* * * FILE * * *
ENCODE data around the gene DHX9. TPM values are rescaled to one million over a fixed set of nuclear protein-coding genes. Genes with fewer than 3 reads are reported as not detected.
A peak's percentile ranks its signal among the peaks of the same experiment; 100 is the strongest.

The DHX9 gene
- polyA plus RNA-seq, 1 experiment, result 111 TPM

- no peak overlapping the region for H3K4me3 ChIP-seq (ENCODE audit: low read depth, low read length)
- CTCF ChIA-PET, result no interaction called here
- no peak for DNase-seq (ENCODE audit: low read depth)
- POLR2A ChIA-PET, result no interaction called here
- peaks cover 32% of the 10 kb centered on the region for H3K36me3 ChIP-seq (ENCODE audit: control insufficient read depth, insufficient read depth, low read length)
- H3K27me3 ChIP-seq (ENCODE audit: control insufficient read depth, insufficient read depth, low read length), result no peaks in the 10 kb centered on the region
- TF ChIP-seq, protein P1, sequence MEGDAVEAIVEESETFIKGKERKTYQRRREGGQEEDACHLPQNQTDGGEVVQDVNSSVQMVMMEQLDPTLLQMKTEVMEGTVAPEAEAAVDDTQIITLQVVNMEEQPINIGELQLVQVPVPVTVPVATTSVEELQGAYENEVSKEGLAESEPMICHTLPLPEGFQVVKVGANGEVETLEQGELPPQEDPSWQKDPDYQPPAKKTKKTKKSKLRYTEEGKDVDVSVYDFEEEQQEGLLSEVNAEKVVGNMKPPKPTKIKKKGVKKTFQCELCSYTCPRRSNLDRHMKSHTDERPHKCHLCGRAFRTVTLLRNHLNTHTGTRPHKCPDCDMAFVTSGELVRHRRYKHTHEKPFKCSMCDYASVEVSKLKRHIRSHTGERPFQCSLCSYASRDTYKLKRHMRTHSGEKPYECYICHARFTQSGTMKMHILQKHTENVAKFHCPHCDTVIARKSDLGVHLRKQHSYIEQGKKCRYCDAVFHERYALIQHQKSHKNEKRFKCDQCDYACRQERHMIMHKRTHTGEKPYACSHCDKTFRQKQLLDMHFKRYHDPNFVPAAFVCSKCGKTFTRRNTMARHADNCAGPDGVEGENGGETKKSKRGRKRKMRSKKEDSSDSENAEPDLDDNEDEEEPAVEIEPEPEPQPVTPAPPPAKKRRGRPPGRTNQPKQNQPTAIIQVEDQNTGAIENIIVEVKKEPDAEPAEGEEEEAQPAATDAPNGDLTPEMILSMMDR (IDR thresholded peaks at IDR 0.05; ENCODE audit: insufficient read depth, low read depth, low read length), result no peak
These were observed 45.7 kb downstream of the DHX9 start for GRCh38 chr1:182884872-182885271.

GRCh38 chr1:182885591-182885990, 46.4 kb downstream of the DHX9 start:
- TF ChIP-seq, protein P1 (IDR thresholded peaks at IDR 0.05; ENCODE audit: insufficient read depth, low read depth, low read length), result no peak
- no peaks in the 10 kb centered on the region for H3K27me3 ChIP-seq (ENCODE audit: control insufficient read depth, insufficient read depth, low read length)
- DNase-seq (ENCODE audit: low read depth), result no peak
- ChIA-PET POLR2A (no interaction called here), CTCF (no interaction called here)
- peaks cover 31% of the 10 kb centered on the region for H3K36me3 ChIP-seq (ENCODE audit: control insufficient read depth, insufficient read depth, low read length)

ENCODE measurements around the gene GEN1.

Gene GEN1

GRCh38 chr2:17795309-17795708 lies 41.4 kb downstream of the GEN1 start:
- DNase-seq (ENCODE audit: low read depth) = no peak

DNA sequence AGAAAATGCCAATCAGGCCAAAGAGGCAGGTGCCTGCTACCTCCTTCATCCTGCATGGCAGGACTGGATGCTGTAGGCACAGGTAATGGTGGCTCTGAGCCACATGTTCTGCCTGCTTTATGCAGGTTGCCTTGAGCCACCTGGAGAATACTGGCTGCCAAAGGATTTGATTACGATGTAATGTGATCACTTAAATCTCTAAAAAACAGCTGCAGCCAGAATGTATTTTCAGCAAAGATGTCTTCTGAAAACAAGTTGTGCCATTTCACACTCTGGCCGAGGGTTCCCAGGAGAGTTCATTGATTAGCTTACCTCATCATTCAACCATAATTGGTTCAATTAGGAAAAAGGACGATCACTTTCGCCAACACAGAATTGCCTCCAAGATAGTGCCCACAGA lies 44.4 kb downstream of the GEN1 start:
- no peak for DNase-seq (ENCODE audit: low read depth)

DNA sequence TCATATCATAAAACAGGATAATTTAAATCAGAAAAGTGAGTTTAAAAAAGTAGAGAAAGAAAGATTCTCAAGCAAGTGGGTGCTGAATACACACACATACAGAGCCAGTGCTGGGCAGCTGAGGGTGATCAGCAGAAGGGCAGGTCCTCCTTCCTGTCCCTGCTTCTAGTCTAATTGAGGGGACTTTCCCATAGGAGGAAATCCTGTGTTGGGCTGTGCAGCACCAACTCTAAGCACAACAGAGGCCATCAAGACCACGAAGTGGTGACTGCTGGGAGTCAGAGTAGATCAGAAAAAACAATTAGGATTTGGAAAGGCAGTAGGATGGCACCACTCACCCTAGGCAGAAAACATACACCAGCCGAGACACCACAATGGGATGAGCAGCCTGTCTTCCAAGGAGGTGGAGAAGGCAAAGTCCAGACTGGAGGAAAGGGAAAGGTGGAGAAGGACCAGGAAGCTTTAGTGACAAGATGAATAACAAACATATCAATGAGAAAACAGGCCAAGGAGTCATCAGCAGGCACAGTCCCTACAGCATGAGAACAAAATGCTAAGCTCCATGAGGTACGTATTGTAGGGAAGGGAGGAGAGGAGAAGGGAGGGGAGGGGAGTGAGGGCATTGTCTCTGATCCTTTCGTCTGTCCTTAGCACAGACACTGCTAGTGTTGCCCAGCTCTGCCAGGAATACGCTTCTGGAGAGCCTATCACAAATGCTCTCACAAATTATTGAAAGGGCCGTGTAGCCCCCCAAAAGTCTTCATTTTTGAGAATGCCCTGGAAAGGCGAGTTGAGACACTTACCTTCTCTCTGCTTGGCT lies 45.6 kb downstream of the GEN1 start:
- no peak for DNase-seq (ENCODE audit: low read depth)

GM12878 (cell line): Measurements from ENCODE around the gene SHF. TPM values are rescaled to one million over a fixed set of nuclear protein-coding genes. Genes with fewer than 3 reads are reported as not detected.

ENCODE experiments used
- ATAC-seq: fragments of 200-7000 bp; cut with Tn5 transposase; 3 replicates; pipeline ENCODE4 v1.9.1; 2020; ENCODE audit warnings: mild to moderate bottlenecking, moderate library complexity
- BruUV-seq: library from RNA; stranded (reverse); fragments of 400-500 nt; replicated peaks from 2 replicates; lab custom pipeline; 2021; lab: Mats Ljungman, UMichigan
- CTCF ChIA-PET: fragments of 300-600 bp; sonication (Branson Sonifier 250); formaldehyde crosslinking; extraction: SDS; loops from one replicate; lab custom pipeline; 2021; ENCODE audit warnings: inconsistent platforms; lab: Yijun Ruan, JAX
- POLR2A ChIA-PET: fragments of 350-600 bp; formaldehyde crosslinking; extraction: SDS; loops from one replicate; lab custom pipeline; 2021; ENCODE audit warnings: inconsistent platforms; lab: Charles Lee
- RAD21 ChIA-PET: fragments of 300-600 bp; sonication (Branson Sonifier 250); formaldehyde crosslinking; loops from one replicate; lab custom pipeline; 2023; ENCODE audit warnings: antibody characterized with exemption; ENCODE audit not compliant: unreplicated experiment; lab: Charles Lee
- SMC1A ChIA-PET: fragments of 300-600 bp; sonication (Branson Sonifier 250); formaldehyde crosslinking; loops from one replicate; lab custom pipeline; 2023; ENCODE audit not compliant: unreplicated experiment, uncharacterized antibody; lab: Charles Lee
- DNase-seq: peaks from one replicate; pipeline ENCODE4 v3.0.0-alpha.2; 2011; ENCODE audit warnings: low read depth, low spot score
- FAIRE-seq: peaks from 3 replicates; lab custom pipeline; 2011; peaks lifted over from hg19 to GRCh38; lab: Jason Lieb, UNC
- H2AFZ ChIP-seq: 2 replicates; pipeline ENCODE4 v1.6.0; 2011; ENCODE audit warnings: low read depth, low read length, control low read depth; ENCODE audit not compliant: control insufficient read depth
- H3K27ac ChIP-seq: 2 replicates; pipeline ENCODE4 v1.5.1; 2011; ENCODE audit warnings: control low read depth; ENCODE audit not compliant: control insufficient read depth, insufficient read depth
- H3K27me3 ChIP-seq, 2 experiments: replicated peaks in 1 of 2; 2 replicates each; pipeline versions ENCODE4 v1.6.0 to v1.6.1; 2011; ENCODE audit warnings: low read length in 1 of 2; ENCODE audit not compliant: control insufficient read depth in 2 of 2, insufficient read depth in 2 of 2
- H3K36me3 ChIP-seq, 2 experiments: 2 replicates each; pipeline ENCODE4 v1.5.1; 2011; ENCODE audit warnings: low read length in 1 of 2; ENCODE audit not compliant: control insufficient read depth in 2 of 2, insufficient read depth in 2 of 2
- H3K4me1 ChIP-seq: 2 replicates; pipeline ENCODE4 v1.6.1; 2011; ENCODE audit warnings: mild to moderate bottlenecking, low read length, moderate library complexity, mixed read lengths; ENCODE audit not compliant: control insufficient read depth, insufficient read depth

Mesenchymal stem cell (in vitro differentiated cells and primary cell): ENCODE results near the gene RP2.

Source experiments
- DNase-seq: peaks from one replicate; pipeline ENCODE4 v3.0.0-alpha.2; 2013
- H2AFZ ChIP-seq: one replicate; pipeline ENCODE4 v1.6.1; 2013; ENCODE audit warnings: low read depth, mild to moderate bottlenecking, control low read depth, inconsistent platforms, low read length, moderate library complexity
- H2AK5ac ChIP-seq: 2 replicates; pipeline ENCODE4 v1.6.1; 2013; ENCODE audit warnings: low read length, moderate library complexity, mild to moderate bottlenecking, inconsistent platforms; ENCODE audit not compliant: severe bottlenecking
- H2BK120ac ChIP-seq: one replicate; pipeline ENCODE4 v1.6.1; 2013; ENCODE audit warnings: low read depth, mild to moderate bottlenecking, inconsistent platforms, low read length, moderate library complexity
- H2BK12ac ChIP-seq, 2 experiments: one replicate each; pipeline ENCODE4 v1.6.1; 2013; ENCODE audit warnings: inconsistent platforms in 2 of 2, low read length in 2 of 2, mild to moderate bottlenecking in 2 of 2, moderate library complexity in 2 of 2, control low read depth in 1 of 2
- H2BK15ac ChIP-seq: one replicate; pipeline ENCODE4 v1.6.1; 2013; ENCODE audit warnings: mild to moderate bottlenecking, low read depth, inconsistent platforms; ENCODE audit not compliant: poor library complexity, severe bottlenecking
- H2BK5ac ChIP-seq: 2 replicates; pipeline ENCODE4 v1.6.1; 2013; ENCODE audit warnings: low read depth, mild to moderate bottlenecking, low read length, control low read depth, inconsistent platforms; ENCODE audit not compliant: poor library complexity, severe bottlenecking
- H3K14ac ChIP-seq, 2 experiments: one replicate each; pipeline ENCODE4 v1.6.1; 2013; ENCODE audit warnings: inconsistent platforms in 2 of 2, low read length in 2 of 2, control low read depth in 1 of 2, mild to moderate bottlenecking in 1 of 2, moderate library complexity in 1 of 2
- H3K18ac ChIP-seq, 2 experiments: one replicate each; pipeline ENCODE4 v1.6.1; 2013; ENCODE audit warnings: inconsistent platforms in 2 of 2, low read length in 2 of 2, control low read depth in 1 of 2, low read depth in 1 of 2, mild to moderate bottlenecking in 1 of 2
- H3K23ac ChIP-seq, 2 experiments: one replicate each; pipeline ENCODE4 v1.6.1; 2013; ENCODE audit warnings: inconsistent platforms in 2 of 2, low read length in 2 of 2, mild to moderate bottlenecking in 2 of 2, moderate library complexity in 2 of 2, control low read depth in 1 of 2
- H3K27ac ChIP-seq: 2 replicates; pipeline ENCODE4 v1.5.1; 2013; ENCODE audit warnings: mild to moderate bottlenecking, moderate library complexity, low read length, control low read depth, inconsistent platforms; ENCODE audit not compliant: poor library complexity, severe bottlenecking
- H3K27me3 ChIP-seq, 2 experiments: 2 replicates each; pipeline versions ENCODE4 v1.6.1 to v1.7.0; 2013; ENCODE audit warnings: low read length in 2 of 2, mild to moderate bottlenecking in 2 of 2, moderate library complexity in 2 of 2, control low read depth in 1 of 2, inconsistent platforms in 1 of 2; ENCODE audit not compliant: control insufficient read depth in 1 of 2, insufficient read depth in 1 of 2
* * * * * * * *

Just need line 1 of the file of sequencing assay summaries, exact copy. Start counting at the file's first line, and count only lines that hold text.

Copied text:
ENCODE data around the gene DHX9. TPM values are rescaled to one million over a fixed set of nuclear protein-coding genes. Genes with fewer than 3 reads are reported as not detected.